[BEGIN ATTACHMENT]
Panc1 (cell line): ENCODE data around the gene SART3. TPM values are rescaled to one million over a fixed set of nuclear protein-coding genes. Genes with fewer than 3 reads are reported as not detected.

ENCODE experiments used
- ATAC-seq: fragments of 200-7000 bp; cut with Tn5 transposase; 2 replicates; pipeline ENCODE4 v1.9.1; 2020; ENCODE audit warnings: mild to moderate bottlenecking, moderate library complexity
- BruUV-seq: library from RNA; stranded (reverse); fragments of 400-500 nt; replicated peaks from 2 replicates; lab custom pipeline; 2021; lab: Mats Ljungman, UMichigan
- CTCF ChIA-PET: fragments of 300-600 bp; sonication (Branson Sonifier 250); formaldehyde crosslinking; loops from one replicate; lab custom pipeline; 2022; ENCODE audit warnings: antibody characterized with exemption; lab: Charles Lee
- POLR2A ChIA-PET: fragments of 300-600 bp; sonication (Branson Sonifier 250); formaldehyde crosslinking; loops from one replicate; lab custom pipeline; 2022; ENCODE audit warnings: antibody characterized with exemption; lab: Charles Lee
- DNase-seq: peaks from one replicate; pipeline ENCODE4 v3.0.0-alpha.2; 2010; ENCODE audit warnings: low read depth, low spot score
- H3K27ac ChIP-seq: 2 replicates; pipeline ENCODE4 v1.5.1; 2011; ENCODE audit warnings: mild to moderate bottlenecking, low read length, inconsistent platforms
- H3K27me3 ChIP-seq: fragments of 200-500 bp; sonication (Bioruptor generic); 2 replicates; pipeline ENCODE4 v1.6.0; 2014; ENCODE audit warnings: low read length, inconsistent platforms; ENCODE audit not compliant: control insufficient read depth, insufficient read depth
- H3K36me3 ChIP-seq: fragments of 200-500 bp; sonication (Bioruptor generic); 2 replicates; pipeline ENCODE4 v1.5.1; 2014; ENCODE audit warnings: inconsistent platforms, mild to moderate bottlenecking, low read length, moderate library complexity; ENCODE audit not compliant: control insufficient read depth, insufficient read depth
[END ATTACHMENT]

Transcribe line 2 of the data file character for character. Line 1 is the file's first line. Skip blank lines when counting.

ENCODE experiments used